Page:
Tag Archives: Camp NaNoWriMo

Preparing for NaNoWriMo

The setup for NaNoWriMo at home, if I need to ...

The setup for NaNoWriMo at home, if I need to be portable. Long exposure lit by sweeping aLED flashlight over the scene. (Photo credit: Wikipedia)

 (I began this post before this event; I’ll state what I didn’t do.)

… or Camp NaNoWriMo, which I’m doing right now… which is why I haven’t updated this site in a week.

Camp scene, preparing for dinner, by Buell, O....

Camp scene, preparing for dinner, by Buell, O. B., 1844-1910 (Photo credit: Wikipedia)

Here are some tips to achieve your word goal in the month (50, 000 for NaNo, variable for Camp – I’m writing a 20, 000-word project, for example):

1. Avoid distractions

Scrivener can do distraction-free writing via its full-screen mode. The text editor part  is all that you see. You don’t see the Binder, or the menus,  or anything else. All you have to focus on is writing.

Scrivener (software)

Scrivener (software) (Photo credit: Wikipedia)

There are more distractions that you should avoid. Avoid e-mail, Twitter, and (especially) Facebook; most of it is flashy graphics that draw your attention away.

Twitter

Twitter (Photo credit: Wikipedia)

I failed on most of this. My blog subject list is in Drive, so I was usually in Gmail. I had my Twitter feed open at all times and kept it open to check on. As to Facebook… there’s a good reason that it has the nickname ‘Wastebook’… I was on it constantly.

2. Word-Padding is Your Friend

Always write full character names. Don’t use contractions; spell each word. Your fingers accidentally space words out? Leave them in. You don’t need the word ‘that’ in a sentence? put it in anyway. Adverbs slow a sentence down? Doesn’t matter. Use them anyways.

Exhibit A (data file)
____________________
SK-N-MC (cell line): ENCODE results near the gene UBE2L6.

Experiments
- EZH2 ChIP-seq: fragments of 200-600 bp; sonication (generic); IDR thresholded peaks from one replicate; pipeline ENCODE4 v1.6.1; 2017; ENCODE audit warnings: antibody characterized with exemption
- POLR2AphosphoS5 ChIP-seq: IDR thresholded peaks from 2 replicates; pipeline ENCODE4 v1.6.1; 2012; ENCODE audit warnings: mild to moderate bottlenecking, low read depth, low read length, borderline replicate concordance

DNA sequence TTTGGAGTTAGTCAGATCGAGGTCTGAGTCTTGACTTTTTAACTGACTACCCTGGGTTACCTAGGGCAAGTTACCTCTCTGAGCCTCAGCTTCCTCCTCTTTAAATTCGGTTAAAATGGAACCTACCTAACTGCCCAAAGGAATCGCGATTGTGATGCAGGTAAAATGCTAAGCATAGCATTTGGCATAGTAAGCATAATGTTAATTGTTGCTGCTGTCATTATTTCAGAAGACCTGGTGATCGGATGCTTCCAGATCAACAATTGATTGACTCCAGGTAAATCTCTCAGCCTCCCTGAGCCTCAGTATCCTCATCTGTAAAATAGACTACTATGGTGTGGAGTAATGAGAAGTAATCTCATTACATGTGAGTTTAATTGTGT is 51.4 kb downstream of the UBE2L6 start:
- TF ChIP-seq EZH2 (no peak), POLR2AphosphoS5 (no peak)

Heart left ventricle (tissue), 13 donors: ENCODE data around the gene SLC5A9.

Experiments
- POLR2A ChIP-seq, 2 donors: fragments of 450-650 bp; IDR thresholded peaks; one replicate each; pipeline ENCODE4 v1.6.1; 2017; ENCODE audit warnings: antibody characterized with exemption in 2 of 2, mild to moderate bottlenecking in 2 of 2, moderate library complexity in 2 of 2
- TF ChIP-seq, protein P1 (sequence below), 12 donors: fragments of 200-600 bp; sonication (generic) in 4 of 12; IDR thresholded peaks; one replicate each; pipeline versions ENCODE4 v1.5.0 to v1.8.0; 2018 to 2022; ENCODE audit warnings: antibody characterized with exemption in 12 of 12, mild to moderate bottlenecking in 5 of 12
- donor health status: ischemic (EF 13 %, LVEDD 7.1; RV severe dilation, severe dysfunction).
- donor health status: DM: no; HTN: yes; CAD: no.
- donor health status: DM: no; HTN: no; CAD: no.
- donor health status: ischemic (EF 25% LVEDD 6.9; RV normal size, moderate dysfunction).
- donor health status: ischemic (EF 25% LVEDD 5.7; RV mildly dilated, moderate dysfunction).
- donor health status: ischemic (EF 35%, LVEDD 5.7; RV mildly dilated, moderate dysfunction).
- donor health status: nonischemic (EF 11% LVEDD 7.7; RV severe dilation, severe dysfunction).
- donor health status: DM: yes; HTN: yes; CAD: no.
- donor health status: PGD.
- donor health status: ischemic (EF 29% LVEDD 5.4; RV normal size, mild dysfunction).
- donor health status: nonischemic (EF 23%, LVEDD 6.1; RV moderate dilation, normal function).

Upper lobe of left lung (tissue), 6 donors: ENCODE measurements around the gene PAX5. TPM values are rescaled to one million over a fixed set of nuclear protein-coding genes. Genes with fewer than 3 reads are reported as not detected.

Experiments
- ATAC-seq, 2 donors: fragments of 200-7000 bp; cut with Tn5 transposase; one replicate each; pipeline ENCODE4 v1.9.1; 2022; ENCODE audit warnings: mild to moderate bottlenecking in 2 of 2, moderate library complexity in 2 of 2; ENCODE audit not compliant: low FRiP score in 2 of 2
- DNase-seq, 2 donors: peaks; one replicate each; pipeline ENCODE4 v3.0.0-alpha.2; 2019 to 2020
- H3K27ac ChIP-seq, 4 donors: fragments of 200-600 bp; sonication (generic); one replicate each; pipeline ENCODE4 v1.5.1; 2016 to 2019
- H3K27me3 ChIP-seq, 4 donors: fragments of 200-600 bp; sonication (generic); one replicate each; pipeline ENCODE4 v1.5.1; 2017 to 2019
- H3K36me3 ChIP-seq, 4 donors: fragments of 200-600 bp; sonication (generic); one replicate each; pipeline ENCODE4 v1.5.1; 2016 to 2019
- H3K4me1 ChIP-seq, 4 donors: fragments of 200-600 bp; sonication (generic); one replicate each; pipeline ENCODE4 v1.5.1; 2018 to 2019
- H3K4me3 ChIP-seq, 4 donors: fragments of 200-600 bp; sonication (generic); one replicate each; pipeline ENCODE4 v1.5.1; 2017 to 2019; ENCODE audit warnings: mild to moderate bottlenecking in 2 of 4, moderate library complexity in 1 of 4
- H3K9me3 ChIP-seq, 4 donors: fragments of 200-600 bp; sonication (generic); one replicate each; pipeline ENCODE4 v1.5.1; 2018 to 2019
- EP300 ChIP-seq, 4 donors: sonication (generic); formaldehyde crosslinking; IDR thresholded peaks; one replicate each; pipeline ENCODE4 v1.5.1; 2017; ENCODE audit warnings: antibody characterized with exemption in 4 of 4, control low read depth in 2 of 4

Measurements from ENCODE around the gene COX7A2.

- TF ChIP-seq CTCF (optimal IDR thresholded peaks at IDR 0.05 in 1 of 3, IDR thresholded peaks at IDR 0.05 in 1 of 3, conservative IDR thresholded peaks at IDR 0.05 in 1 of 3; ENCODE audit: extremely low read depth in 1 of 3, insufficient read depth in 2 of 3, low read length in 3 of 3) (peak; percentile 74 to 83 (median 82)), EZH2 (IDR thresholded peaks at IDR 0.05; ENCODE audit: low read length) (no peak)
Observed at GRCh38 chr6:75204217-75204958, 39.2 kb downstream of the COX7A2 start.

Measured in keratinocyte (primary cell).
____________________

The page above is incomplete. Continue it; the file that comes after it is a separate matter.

For NaNo / Camp NaNo quantity is your goal, not quality. The next point will talk about that fact.

At first, I didn’t  fully embrace this. I tried to correct my typos. I got out of it eventually.

3. This is the First Draft

Cleaning up what Ernest Hemmingway said about first drafts, they are not pretty.

Feel free to write scenes that you will cut in later drafts. They will add words now; you can cut them in later drafts.

I did this one. I wrote some scenes that I know I’ll cut later.

4. Ignore Your Inner Editor

As you write you’ll hear a voice in your head correcting your words and critiquing your scenes. Ignore it.

It’s the voice of your Inner Editor trying to slow you down. It will stall you  if you let it.

I didn’t.

** update **

Here's a tip that some people use, but I don't:

Some people count the words that they write for other projects in this one. I'd consider doing this cheating myself.

conclusion

Use these tricks and (unlike me) you might win.

 

Pantsers vs. Plotters

With me starting at Camp NaNoWriMo on July 1st I thought that I should explain the difference between these two story methods, and what I do or don’t.

“Pantsers”

This is an expression, short for “writing by the seat of your pants”. A writer goes into a project with nothing planned and just writes what comes to them. They have no characters planned, no scenes either. They just make everything up as they go along writing.

For some people this is the best way to work on a project. They are always surprised by what appears on their screen (or on their typewriter / paper), and as a result don’t have many predictable turns in their stories.

Me? I ‘ve tried it for many years — and won the first 4 — but it proved to be too open for me. I needed more structure to guide me.

Outliner

The opposite alternative is to work from a detailed outline of your story. Even the characters are defined — in name, personality is sketched, their character File:Plotextraktor.pngarcs are mapped  out, the works.

Some people like that level of planning. They can come to finish novels often that way.

Personally, I find that much structure too much. I like to have some measure of surprise in my writing, so control to that level I find stifling.

That led me to an alternative:

not snowflake

File:Snowflake11 2.png
Here‘s a description of how it’s done.

I find this method still tends to be too stifling. It still doesn’t leave room for surprises and twists.

Instead I use a hybrid method that incorporates story beats.

the beat goes on…

I create character sketches, and I outline some scenes (like the end) but I leave the rest open, so that I can still come up with other scenes that will surprise me.

I guess you would call it planned chaos.

chose your own way

Note that this is how I do it.  You may chose to do things differently; say how in the comments.